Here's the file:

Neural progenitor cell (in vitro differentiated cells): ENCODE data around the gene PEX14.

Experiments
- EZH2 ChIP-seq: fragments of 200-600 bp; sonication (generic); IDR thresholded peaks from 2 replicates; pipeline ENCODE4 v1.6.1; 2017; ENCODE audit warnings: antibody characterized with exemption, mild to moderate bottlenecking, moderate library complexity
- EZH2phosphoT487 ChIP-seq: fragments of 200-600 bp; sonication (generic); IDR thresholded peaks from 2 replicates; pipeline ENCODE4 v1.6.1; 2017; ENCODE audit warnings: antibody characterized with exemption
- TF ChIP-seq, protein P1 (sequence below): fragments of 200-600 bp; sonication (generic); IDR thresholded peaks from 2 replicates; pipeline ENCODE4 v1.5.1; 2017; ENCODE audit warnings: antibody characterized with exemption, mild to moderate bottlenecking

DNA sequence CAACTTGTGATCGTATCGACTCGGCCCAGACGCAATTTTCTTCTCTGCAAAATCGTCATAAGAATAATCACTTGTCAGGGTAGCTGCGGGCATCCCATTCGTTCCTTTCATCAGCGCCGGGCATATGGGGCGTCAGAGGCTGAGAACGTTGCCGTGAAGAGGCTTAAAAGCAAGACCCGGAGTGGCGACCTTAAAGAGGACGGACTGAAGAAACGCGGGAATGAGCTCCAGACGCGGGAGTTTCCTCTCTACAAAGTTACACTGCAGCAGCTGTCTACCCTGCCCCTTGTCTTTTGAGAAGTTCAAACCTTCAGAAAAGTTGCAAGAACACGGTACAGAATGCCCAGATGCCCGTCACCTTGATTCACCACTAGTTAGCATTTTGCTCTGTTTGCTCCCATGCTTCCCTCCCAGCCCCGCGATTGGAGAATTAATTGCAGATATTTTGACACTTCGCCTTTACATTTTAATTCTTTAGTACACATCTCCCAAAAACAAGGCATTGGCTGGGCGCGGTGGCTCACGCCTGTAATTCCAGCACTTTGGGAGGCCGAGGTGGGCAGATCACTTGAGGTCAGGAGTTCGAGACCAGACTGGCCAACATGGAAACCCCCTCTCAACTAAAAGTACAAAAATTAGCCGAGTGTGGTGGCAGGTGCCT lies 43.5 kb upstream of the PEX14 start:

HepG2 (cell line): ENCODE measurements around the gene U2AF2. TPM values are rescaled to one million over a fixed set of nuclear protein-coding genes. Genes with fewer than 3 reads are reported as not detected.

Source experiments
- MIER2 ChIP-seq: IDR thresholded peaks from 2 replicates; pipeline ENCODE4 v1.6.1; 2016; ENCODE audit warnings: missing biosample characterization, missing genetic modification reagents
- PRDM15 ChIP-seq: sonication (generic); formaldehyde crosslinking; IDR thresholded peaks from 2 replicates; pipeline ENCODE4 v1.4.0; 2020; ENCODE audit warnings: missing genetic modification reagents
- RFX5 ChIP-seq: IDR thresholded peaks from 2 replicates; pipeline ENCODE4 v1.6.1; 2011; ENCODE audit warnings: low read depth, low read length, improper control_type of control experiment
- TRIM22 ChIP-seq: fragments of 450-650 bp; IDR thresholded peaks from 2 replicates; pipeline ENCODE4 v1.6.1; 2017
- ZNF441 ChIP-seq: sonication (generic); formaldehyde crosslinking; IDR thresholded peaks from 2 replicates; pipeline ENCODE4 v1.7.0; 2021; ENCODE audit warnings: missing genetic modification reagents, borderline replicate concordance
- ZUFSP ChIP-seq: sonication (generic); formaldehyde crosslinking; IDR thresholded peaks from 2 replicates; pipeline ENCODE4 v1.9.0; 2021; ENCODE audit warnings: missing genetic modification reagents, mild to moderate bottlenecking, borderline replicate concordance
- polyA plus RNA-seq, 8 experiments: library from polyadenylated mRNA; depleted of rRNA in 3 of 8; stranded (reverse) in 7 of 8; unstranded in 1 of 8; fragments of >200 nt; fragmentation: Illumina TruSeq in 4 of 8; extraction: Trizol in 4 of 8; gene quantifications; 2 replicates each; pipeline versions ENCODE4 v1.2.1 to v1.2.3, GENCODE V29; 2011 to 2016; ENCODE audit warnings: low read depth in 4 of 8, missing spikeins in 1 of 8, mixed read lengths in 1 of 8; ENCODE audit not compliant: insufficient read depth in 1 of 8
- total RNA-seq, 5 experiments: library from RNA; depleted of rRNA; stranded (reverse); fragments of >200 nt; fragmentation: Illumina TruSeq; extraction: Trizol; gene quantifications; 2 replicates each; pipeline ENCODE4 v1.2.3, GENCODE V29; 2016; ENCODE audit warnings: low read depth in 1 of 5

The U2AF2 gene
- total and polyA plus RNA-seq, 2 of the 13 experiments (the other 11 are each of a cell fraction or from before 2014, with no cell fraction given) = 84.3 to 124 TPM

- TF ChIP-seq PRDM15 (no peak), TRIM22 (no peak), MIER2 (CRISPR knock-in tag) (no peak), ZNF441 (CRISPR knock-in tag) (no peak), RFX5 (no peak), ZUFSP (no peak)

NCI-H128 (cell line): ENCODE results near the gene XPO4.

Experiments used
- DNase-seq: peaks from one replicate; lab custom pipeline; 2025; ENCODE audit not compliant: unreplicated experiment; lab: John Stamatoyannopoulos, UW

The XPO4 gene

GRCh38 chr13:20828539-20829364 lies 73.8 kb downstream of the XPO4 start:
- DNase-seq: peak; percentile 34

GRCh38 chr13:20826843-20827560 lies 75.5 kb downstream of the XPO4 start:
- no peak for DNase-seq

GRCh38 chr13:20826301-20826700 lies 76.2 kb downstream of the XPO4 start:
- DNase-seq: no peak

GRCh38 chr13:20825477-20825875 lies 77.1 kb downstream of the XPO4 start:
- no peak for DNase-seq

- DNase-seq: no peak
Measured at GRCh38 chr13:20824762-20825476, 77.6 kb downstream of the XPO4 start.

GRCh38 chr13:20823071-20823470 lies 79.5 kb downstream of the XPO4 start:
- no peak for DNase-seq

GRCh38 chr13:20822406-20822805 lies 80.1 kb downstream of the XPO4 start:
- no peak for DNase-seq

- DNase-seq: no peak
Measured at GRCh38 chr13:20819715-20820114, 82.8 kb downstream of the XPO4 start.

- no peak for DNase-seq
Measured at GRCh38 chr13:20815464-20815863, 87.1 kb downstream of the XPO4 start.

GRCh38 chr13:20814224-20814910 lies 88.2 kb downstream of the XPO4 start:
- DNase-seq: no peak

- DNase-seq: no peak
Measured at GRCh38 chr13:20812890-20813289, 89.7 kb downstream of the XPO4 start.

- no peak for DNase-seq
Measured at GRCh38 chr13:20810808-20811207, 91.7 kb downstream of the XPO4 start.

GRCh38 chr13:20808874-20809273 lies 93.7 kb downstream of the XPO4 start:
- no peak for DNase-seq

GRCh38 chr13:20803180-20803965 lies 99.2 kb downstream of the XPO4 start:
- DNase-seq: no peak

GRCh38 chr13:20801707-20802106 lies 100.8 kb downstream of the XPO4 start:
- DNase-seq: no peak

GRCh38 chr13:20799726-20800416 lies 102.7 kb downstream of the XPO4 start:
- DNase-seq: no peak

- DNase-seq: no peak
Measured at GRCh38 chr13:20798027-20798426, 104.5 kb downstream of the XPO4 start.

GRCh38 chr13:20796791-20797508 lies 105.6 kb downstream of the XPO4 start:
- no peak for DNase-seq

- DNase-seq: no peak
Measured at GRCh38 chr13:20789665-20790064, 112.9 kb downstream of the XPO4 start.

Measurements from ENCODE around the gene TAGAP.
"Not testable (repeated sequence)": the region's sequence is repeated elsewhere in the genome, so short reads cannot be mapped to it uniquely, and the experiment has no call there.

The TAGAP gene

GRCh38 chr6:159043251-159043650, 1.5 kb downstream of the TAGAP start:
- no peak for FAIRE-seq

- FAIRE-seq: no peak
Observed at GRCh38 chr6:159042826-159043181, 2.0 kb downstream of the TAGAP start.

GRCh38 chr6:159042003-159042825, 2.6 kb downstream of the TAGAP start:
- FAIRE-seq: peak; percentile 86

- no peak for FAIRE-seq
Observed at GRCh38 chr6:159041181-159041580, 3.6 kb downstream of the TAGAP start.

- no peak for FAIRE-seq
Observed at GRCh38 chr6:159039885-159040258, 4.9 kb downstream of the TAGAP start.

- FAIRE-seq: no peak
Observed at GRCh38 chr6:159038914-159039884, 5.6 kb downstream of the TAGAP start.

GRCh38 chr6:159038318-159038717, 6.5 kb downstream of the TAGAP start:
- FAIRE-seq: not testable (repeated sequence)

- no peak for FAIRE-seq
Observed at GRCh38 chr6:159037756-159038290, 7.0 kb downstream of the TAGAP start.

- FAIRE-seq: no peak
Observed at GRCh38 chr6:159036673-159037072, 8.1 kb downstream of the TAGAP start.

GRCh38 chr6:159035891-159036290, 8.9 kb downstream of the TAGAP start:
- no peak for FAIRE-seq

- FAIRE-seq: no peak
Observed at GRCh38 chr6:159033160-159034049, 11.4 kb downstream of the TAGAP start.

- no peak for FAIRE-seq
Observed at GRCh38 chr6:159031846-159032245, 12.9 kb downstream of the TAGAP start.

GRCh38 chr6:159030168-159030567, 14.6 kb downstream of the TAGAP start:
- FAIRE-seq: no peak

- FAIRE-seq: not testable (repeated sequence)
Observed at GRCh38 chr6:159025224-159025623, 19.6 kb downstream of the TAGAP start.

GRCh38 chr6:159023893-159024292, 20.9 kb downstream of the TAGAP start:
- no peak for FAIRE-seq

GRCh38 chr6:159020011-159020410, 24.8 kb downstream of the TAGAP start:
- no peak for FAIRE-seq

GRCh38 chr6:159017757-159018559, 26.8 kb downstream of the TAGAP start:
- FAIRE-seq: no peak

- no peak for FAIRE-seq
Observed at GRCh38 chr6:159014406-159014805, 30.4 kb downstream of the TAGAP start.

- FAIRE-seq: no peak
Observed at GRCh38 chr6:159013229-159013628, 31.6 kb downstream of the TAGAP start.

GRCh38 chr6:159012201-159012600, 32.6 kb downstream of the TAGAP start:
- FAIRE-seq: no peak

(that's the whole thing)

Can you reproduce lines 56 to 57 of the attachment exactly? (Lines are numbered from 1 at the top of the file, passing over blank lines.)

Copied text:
- DNase-seq: no peak
Measured at GRCh38 chr13:20798027-20798426, 104.5 kb downstream of the XPO4 start.